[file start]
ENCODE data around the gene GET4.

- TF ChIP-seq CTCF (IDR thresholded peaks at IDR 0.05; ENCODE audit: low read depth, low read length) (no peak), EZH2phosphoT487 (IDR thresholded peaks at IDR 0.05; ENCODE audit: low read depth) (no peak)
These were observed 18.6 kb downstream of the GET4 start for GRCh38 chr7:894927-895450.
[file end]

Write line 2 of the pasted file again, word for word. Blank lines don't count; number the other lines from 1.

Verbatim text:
- TF ChIP-seq CTCF (IDR thresholded peaks at IDR 0.05; ENCODE audit: low read depth, low read length) (no peak), EZH2phosphoT487 (IDR thresholded peaks at IDR 0.05; ENCODE audit: low read depth) (no peak)